I really love the below email from Rick Warren that arrived in my inbox over the weekend.
Honestly, I am challenged with this exact thing on a daily basis.
Last week I implemented a new system for my self-management at work called the “My Post-it Note System”. Someone else probably invented it and I’ve probably just heard it from some training seminar or training CD and copied it. If I didn’t then I’m copy-writing it! The fact is it has now worked 3 working days in a row.
Each day I have a new post-it note which contains approx. 4-5 key goals to achieve for the day. These are usually large tasks which involve prospect/list/negotiate/sell. Our lives are filled with priorities and often we get so overwhelmed that we don’t know where to start. Of course, reality is that we usually end up doing double of triple the amount of things on the list, but the sense of achievement is way beyond the feeling you get when you get through 4 tasks on your 25 point “To-Do-List”. You are forced to keep the main thing the main thing and analyse what is really important for you to be doing. It comes alongside the whole 80/20 rule.
Maybe after reading Rick’s email below you’ll grab yourself a post-it note and start refining your To-Do-List”.
Choosing a simpler life – by Rick Warren –
Saturday, July 24, 2010
You’d think that living in Southern California means I’m surrounded by people who live a laid-back lifestyle. The truth is just the opposite: Most of the people I know are trying to cram more and more into each day.
For instance, a couple of years ago, I was with a group of friends driving down the interstate. At one point, I looked around and realized most of us were engaged in some activity other than talking to each other. Two people were on their cell phones; another was working on his BlackBerry; and a fourth was focused on his laptop computer.
As a joke, I declared I felt left out. I called the driver, who was sitting right next to me, and we chatted together on our cell phones for a few minutes! The point of our traveling together in the van was so we could grab time to talk face-to-face! Yet we felt pressed to get it all done.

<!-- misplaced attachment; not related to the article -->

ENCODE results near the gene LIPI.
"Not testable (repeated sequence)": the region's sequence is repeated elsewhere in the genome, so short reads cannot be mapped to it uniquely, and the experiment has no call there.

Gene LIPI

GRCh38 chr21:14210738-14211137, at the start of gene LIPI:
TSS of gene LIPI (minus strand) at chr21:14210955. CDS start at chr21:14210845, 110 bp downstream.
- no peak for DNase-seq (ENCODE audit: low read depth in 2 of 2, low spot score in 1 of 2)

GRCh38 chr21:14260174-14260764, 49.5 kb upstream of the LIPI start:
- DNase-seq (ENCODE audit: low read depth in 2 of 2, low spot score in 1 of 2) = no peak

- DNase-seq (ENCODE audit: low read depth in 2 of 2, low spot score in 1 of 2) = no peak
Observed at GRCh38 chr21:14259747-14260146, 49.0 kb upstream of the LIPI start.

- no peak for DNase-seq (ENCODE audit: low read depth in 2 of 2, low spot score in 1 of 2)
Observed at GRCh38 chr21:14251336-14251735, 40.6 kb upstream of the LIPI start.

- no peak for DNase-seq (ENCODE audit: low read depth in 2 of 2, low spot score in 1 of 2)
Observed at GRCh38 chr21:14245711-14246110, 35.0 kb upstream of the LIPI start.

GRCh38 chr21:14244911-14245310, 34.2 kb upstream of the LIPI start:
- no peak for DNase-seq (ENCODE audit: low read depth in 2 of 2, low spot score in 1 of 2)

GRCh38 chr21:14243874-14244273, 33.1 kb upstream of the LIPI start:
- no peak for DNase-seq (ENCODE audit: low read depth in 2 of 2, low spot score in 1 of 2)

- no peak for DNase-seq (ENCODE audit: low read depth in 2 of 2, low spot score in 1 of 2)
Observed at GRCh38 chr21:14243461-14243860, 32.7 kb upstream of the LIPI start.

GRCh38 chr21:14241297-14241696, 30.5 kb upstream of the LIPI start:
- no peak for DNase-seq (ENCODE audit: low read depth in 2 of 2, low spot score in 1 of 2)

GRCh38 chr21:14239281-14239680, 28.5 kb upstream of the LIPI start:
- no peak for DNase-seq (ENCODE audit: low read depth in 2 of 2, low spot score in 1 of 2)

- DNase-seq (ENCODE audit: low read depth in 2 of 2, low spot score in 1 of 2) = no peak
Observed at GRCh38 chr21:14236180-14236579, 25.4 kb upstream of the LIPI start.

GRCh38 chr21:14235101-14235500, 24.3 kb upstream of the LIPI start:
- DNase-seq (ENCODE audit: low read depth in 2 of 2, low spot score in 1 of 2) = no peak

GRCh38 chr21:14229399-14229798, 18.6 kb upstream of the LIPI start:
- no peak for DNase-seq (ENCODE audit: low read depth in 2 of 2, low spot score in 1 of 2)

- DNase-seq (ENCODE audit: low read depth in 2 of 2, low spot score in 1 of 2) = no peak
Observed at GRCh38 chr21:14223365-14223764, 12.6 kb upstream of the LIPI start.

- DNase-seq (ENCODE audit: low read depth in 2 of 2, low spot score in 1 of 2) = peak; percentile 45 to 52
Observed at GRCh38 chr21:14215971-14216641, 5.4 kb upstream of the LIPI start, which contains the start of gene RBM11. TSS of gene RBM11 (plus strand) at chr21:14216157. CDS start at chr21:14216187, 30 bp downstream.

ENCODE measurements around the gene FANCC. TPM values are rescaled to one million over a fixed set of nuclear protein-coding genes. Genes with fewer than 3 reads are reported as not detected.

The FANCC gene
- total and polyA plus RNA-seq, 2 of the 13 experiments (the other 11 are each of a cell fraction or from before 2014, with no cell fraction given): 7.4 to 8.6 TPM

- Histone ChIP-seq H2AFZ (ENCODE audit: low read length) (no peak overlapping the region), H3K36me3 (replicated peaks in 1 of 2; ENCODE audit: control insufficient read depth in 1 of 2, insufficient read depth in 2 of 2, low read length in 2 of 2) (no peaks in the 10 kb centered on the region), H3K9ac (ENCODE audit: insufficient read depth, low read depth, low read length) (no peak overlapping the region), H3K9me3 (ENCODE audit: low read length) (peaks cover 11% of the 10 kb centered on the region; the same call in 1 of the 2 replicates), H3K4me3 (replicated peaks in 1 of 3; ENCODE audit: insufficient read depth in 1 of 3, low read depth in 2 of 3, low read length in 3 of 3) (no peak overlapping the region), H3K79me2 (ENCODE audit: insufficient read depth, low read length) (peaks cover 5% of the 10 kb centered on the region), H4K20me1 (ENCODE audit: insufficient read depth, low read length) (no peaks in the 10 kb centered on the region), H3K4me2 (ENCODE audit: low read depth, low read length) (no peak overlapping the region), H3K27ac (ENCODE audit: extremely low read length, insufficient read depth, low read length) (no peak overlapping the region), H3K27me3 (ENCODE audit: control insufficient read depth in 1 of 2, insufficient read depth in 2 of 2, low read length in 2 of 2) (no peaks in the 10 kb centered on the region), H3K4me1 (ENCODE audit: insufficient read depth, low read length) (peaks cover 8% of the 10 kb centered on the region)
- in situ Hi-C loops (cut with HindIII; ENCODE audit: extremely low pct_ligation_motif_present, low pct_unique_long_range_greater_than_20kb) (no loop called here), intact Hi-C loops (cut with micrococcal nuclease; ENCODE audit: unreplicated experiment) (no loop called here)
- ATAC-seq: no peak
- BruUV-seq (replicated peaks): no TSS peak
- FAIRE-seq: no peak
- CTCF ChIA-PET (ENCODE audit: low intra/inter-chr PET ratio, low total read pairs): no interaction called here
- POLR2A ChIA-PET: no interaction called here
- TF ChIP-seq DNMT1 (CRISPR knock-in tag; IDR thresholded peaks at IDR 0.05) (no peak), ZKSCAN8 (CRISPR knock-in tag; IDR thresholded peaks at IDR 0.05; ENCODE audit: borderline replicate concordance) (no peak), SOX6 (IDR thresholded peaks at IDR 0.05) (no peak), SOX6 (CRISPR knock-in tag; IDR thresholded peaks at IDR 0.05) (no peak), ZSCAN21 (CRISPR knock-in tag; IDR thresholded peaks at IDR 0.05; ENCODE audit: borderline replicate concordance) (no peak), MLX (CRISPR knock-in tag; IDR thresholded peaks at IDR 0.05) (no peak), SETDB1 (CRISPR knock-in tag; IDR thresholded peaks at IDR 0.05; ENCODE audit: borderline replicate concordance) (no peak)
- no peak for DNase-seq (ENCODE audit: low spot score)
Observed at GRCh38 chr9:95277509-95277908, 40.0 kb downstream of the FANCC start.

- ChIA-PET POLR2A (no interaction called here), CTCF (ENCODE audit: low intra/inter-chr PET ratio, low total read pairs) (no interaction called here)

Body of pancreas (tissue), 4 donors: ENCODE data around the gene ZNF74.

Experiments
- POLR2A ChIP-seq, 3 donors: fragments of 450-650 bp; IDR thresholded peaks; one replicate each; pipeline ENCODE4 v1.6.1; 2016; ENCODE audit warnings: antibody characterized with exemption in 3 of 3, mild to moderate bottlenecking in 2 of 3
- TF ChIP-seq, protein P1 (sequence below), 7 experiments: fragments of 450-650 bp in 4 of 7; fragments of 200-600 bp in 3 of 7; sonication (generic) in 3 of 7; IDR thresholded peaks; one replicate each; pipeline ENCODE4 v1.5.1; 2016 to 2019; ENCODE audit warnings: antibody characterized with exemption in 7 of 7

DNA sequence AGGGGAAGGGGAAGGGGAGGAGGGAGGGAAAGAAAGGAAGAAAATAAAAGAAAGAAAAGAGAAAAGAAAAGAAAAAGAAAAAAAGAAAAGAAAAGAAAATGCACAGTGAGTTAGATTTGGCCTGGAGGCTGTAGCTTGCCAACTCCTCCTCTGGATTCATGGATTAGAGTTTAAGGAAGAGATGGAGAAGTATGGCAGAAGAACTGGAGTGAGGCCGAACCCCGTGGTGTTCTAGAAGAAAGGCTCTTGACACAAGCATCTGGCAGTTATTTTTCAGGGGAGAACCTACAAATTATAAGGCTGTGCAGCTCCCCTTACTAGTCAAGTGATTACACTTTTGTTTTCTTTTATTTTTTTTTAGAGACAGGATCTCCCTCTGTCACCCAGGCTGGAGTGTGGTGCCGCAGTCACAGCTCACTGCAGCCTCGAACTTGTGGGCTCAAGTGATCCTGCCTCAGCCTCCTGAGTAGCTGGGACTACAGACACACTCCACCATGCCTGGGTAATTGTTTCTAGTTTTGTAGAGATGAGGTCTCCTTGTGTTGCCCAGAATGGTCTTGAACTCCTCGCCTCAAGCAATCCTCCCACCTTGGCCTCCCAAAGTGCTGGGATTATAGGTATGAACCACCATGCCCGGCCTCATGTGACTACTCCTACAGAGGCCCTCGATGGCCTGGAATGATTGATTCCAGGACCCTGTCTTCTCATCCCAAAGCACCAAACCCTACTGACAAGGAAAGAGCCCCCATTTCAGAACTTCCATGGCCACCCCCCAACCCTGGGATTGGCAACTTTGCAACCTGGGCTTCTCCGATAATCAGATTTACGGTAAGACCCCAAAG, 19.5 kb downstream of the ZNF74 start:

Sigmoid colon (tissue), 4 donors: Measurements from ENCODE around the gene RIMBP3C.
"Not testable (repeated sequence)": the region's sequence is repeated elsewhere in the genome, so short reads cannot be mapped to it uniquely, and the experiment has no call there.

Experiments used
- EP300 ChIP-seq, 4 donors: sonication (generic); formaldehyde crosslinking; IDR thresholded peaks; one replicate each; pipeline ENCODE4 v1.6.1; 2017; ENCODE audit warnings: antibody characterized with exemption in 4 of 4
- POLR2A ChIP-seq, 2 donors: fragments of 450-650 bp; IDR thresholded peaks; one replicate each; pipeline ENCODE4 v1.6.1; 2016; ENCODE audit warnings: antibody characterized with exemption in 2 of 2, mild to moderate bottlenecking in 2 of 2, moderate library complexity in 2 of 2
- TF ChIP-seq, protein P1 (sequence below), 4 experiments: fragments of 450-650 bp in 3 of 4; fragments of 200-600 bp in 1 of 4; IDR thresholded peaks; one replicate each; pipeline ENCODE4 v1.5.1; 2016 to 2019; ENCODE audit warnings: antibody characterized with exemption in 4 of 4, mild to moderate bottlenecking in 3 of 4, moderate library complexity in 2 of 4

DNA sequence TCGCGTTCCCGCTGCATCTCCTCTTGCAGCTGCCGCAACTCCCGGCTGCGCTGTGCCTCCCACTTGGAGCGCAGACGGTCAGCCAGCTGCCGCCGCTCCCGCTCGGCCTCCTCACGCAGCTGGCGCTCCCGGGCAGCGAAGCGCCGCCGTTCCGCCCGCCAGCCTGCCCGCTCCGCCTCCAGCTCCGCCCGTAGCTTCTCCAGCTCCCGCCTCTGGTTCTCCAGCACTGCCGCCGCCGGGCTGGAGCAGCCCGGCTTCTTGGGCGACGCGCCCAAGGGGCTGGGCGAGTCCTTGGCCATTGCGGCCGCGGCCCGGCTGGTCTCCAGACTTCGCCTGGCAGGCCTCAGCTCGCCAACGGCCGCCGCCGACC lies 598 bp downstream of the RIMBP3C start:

That’s when I realized the truth – we couldn’t get it all done, and God never intended for us to make completing a to-do list the purpose of our lives.
The fact is, there are many things we think we must do that really are not worth doing. My point is this: You won’t simplify your life by getting an electronic organizer. You won’t even find it by convincing your neighbor, who makes Martha Stewart look like a sloth, to give you tips about coordinating your activities while still wearing a perfect dress and pearls like Beaver Cleaver’s mom.
Simplifying is really about choices – prioritizing what is important – and then sticking to those choices no matter how tempting it is to add more to your to-do list. In fact, take those tempting activities and put them on a list of things not to do.
You are the only one who can assume responsibility for your time and clarify what’s really important to you.
Now maybe you’re thinking, “But I have to take care of the kids,” or “I have to get this report done by Friday.” I’m not naïve about the pressures many people feel today, but it may be that those things – your children, your work – are the priorities you keep on your to-do list, and you move other things to the not-to-do list.